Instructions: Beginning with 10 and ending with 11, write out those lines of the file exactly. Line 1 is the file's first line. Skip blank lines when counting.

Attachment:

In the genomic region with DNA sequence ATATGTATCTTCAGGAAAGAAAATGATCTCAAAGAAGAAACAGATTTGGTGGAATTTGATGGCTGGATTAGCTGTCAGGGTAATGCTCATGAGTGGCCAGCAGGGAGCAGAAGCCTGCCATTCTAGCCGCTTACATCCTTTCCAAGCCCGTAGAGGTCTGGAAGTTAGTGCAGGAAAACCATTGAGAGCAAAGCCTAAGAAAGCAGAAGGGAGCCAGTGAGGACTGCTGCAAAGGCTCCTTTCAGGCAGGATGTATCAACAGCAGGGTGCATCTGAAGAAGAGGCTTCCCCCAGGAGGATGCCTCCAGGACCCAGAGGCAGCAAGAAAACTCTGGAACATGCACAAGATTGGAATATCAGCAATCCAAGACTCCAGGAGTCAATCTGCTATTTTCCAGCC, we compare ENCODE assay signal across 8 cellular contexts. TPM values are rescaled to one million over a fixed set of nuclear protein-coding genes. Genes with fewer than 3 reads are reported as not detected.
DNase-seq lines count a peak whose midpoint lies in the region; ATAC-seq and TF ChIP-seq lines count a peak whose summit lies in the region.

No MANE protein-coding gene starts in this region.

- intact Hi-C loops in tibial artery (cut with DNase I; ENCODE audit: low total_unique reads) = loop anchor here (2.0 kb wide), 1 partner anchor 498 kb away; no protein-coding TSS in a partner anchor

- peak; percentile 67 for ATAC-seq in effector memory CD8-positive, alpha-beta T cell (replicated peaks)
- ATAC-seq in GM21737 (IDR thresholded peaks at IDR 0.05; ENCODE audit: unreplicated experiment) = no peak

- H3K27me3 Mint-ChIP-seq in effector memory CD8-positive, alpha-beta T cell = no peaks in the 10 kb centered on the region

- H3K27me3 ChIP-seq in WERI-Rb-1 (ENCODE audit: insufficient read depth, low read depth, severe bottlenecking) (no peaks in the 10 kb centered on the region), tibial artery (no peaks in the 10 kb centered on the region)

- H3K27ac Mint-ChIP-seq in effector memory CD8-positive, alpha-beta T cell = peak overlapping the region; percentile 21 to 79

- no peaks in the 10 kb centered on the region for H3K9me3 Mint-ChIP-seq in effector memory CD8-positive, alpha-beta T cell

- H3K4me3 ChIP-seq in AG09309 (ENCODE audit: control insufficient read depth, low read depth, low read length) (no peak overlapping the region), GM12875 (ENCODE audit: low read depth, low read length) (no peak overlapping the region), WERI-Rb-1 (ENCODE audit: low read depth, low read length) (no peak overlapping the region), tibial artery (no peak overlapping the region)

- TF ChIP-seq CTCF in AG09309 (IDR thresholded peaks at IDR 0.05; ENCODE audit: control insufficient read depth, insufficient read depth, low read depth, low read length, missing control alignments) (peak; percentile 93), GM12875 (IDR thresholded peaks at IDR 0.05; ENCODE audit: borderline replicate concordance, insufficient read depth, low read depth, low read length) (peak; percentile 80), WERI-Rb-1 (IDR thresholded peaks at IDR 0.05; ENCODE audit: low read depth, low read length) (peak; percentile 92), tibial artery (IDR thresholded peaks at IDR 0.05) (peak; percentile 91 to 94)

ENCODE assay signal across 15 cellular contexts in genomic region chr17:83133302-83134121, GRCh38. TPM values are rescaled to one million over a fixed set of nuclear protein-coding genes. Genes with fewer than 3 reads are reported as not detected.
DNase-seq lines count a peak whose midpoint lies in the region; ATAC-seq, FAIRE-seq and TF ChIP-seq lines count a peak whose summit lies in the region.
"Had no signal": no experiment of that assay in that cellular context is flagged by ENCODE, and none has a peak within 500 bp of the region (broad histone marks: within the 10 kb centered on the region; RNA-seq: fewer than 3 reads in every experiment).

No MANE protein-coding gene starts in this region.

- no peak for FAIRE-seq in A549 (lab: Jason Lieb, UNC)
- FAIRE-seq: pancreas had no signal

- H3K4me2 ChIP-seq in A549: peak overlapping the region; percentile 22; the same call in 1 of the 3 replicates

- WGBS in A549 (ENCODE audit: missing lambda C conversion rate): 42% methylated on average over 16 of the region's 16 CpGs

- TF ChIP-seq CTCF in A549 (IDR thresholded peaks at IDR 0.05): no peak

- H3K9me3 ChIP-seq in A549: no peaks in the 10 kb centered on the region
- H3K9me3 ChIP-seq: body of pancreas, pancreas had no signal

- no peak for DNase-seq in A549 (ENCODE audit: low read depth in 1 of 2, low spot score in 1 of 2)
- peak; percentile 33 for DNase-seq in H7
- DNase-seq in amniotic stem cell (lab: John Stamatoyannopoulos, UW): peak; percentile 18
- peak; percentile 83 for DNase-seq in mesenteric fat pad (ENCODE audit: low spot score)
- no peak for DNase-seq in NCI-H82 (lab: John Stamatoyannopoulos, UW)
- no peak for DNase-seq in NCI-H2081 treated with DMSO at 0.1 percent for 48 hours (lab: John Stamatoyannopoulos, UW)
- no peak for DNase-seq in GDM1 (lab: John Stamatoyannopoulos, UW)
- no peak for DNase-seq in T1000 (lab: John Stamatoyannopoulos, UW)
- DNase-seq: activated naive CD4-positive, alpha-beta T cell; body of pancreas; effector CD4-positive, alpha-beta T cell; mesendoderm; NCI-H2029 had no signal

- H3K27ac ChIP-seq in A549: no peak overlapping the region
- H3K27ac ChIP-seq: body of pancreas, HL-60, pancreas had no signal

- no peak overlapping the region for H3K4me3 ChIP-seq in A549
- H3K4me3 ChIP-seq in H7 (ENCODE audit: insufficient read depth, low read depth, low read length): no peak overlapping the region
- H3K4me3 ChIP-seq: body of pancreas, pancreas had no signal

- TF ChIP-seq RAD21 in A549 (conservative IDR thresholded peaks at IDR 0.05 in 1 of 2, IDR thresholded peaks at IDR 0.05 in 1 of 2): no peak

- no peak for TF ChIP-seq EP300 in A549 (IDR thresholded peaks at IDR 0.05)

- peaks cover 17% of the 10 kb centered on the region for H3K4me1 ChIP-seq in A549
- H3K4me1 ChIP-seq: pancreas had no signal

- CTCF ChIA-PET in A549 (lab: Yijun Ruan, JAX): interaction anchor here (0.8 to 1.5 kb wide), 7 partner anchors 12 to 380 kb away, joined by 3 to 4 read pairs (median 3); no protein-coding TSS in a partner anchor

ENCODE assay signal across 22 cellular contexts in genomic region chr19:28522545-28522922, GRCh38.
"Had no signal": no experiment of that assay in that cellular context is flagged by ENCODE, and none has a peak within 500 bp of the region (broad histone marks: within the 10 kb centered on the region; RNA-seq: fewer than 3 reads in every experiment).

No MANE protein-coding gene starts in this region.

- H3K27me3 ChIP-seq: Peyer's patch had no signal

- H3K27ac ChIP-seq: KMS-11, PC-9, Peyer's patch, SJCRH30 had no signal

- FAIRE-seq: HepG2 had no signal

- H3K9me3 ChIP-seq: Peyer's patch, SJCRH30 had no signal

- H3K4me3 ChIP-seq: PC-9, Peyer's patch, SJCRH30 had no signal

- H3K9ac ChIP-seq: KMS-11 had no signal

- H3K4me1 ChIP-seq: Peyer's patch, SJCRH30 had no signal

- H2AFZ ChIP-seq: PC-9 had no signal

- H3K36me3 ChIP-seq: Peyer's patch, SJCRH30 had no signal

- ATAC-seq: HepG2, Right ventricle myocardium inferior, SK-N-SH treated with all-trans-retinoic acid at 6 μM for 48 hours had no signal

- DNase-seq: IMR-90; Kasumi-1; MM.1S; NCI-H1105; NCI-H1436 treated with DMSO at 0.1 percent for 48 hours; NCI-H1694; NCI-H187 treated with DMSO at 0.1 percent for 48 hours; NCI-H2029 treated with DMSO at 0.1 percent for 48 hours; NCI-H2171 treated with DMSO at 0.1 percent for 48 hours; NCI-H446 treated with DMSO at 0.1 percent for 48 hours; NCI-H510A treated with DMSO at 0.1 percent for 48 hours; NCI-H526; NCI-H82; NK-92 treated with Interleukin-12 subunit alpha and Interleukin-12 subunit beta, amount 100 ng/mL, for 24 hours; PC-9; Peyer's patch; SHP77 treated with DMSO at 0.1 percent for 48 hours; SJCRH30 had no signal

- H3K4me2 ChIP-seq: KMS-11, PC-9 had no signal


- no peaks in the 10 kb centered on the region for H3K9me3 Mint-ChIP-seq in effector memory CD8-positive, alpha-beta T cell

- H3K4me3 ChIP-seq in AG09309 (ENCODE audit: control insufficient read depth, low read depth, low read length) (no peak overlapping the region), GM12875 (ENCODE audit: low read depth, low read length) (no peak overlapping the region), WERI-Rb-1 (ENCODE audit: low read depth, low read length) (no peak overlapping the region), tibial artery (no peak overlapping the region)